U.S. Central Command, which had responsibility for 32 nations in the Middle East and the Horn of Africa including Iraq, was caught between Army caution and Rumsfelds impatience, according to Ricks. Zinnis replacement as CENTCOM commander, Army Gen. Tommy Franks, began shuttling between his headquarters in Tampa and Washington. Franksdescribed by Ricks as a cunning man, but not a deep thinkerwould become the fulcrum in planning for the war and eventually would buy into Rumsfelds vision of a technological revolution in warfare that would allow the U.S. military to do far more with less. Moreover, Franks was a disaster as a commander: He was tyrannical and routinely abusive to his subordinates. This not only contributed to low morale but tended to ensure that no bad news would travel up to him. You would find out you cant tell the truth, said one officer who worked for Franks.

The Iraq war plan Franks had inherited from Zinni called for any invasion force to number some 350,000 troops including three heavy-armor divisions. That plan was swiftly discarded by Rumsfeld in the spring of 2002. Instead he threw on the table as a bargaining chip one retired generals idea that Iraq could be invaded with a force no larger than 10,000 troops, and made the military planners fight for every increase over that.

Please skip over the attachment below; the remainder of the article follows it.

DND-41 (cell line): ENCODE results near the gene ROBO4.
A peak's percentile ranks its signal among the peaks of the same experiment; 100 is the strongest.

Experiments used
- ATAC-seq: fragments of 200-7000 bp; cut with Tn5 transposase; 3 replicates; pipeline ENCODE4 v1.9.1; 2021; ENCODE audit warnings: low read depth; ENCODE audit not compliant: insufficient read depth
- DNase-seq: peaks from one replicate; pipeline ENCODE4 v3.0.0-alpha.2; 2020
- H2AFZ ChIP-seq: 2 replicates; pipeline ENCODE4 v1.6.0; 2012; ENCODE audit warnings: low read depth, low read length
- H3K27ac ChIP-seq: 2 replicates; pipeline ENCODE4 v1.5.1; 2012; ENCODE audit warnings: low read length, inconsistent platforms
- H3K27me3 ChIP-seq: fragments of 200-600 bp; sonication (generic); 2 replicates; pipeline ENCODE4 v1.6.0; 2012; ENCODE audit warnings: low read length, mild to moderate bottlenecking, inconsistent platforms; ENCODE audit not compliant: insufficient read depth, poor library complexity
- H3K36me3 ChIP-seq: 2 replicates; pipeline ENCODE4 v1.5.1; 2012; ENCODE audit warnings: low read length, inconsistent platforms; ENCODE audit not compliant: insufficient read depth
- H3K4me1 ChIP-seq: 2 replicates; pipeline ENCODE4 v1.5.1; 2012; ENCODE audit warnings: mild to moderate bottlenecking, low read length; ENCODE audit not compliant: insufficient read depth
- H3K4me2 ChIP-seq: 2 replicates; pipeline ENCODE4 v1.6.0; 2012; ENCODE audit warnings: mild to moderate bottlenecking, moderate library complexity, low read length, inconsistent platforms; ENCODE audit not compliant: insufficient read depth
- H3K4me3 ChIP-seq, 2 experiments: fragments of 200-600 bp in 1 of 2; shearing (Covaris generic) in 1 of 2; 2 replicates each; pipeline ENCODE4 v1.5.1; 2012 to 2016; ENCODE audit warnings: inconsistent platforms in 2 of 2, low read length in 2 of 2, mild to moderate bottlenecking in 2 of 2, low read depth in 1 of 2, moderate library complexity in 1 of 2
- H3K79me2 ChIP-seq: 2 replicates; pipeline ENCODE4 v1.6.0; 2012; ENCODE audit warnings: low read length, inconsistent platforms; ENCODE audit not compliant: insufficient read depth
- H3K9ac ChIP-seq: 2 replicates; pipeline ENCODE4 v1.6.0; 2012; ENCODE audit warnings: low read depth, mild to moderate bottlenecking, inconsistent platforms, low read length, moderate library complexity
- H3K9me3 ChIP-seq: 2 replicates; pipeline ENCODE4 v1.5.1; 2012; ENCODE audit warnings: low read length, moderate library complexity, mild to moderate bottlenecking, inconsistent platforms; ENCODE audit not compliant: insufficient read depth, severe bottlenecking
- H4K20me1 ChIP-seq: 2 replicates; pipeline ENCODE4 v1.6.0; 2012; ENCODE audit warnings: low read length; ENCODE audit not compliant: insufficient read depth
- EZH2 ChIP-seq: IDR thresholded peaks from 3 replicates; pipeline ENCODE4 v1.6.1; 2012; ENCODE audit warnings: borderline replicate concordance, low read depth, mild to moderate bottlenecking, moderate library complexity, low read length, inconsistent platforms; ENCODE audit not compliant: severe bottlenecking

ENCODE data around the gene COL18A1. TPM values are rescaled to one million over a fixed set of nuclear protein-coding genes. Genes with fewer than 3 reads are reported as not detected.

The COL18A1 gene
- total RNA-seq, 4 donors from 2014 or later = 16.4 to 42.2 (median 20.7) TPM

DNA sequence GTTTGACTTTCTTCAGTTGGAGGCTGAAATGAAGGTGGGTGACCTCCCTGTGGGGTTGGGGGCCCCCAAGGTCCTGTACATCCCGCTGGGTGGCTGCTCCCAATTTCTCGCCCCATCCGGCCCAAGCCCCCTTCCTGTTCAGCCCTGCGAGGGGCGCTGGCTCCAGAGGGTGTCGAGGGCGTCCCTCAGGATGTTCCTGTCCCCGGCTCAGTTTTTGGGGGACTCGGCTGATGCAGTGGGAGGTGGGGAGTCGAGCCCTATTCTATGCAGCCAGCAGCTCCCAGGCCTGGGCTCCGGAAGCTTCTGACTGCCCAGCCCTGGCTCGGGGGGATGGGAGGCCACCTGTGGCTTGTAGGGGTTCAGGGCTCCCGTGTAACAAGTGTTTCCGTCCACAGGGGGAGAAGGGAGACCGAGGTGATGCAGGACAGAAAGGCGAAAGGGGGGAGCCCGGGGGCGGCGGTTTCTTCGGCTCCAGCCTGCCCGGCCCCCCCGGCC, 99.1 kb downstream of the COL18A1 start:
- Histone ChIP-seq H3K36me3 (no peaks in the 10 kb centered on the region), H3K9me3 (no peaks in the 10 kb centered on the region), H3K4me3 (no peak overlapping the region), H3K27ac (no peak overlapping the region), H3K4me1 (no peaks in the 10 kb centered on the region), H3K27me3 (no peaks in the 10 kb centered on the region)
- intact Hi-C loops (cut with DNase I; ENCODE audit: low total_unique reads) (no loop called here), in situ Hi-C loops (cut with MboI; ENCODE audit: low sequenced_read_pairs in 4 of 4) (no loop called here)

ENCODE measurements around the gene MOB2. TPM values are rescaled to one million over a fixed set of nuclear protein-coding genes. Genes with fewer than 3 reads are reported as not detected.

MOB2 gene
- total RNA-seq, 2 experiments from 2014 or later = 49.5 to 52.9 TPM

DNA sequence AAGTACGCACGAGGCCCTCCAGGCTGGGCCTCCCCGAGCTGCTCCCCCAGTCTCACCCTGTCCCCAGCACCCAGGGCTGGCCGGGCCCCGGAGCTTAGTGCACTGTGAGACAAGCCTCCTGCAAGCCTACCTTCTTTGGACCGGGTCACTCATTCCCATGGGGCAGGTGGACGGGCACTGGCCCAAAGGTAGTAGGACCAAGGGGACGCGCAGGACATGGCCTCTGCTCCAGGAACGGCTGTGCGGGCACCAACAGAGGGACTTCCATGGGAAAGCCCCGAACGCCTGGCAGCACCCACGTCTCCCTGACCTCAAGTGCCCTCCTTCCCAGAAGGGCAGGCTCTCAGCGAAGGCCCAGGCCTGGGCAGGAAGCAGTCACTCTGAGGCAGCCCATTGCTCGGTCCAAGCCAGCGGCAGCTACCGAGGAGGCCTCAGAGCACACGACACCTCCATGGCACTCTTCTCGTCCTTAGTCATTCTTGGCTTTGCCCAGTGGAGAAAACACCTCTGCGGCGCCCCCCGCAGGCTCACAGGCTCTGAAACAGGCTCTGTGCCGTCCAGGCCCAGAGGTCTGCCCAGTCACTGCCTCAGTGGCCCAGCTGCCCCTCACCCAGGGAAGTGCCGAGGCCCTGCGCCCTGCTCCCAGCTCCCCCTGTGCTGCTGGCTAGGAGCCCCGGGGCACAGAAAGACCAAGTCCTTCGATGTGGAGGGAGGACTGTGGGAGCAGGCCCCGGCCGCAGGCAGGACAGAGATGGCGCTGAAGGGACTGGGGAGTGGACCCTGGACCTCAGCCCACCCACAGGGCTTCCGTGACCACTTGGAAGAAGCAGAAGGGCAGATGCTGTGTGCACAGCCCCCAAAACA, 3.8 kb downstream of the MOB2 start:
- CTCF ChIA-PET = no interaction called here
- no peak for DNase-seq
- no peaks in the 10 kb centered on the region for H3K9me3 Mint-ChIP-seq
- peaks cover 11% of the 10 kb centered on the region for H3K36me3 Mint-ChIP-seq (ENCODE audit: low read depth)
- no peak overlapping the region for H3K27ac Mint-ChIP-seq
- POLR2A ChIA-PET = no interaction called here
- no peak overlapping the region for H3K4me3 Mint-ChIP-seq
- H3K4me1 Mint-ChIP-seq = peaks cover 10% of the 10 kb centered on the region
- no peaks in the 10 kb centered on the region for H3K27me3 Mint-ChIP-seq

That we were going to invade Iraq was no longer a question by the summer of 2002. The head of Britains MI6, Sir Richard Dearlove, returned from conferences with the CIA and other American agencies, and on July 23 told top British officials [m]ilitary action was now seen as inevitable. Bush wanted to remove Saddam, through military action, justified by the conjunction of terrorism and WMD. But the intelligence and facts were now being fixed around the policyThere was little discussion in Washington of the aftermath after military action.

The planning pushed ahead with very few inside the loop, Ricks writes, beyond Franks and Rumsfeld and occasionally Vice President Cheney and President Bush. The focus was almost totally on taking down Baghdad and Saddam Hussein, with little or no thinking on what the military calls Phase IV operations, or postwar stability and reconstruction.